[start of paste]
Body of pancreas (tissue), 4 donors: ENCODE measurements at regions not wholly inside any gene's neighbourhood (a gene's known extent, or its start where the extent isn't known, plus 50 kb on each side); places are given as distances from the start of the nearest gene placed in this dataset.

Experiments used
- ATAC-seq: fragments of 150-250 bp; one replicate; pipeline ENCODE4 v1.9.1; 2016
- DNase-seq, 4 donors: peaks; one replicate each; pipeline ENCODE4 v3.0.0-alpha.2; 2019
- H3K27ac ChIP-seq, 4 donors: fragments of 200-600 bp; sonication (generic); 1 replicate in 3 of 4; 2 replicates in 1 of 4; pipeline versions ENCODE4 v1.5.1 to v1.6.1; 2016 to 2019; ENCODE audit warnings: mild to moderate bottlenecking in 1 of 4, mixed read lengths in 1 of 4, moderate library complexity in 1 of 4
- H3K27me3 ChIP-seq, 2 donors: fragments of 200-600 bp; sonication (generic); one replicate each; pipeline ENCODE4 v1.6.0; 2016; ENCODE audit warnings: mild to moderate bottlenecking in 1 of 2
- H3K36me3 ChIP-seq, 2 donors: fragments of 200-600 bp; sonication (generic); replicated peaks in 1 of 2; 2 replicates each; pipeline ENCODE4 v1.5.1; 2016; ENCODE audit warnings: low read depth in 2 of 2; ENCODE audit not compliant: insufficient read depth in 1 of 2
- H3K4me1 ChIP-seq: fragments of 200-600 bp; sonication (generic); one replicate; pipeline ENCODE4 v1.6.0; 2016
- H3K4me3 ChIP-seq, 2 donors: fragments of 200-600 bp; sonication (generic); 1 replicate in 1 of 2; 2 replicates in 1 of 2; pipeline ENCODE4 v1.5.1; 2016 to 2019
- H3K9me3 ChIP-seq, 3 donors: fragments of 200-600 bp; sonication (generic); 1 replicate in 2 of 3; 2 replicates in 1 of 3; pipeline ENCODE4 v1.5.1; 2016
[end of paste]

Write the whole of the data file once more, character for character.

Body of pancreas (tissue), 4 donors: ENCODE measurements at regions not wholly inside any gene's neighbourhood (a gene's known extent, or its start where the extent isn't known, plus 50 kb on each side); places are given as distances from the start of the nearest gene placed in this dataset.

Experiments used
- ATAC-seq: fragments of 150-250 bp; one replicate; pipeline ENCODE4 v1.9.1; 2016
- DNase-seq, 4 donors: peaks; one replicate each; pipeline ENCODE4 v3.0.0-alpha.2; 2019
- H3K27ac ChIP-seq, 4 donors: fragments of 200-600 bp; sonication (generic); 1 replicate in 3 of 4; 2 replicates in 1 of 4; pipeline versions ENCODE4 v1.5.1 to v1.6.1; 2016 to 2019; ENCODE audit warnings: mild to moderate bottlenecking in 1 of 4, mixed read lengths in 1 of 4, moderate library complexity in 1 of 4
- H3K27me3 ChIP-seq, 2 donors: fragments of 200-600 bp; sonication (generic); one replicate each; pipeline ENCODE4 v1.6.0; 2016; ENCODE audit warnings: mild to moderate bottlenecking in 1 of 2
- H3K36me3 ChIP-seq, 2 donors: fragments of 200-600 bp; sonication (generic); replicated peaks in 1 of 2; 2 replicates each; pipeline ENCODE4 v1.5.1; 2016; ENCODE audit warnings: low read depth in 2 of 2; ENCODE audit not compliant: insufficient read depth in 1 of 2
- H3K4me1 ChIP-seq: fragments of 200-600 bp; sonication (generic); one replicate; pipeline ENCODE4 v1.6.0; 2016
- H3K4me3 ChIP-seq, 2 donors: fragments of 200-600 bp; sonication (generic); 1 replicate in 1 of 2; 2 replicates in 1 of 2; pipeline ENCODE4 v1.5.1; 2016 to 2019
- H3K9me3 ChIP-seq, 3 donors: fragments of 200-600 bp; sonication (generic); 1 replicate in 2 of 3; 2 replicates in 1 of 3; pipeline ENCODE4 v1.5.1; 2016